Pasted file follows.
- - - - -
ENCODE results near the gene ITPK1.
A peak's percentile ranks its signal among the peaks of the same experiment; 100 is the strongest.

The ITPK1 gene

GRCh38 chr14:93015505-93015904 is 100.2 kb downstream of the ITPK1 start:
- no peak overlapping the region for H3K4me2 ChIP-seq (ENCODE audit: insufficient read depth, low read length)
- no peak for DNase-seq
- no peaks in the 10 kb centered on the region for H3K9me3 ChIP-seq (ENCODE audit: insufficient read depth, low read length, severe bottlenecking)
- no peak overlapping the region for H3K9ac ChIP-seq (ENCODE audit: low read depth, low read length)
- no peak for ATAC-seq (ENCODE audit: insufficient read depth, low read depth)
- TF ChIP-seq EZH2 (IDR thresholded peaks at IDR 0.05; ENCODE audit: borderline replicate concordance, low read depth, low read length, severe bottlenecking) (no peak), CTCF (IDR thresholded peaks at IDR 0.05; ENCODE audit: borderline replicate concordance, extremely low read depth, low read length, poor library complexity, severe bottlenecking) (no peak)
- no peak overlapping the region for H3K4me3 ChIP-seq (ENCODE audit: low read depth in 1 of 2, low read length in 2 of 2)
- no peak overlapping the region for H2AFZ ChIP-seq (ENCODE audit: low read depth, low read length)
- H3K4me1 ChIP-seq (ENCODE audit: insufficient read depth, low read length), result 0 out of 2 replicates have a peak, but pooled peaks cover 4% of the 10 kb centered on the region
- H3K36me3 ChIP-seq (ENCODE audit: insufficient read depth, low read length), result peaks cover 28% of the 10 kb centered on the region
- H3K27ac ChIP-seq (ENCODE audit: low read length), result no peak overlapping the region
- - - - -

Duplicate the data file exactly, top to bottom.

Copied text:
ENCODE results near the gene ITPK1.
A peak's percentile ranks its signal among the peaks of the same experiment; 100 is the strongest.

The ITPK1 gene

GRCh38 chr14:93015505-93015904 is 100.2 kb downstream of the ITPK1 start:
- no peak overlapping the region for H3K4me2 ChIP-seq (ENCODE audit: insufficient read depth, low read length)
- no peak for DNase-seq
- no peaks in the 10 kb centered on the region for H3K9me3 ChIP-seq (ENCODE audit: insufficient read depth, low read length, severe bottlenecking)
- no peak overlapping the region for H3K9ac ChIP-seq (ENCODE audit: low read depth, low read length)
- no peak for ATAC-seq (ENCODE audit: insufficient read depth, low read depth)
- TF ChIP-seq EZH2 (IDR thresholded peaks at IDR 0.05; ENCODE audit: borderline replicate concordance, low read depth, low read length, severe bottlenecking) (no peak), CTCF (IDR thresholded peaks at IDR 0.05; ENCODE audit: borderline replicate concordance, extremely low read depth, low read length, poor library complexity, severe bottlenecking) (no peak)
- no peak overlapping the region for H3K4me3 ChIP-seq (ENCODE audit: low read depth in 1 of 2, low read length in 2 of 2)
- no peak overlapping the region for H2AFZ ChIP-seq (ENCODE audit: low read depth, low read length)
- H3K4me1 ChIP-seq (ENCODE audit: insufficient read depth, low read length), result 0 out of 2 replicates have a peak, but pooled peaks cover 4% of the 10 kb centered on the region
- H3K36me3 ChIP-seq (ENCODE audit: insufficient read depth, low read length), result peaks cover 28% of the 10 kb centered on the region
- H3K27ac ChIP-seq (ENCODE audit: low read length), result no peak overlapping the region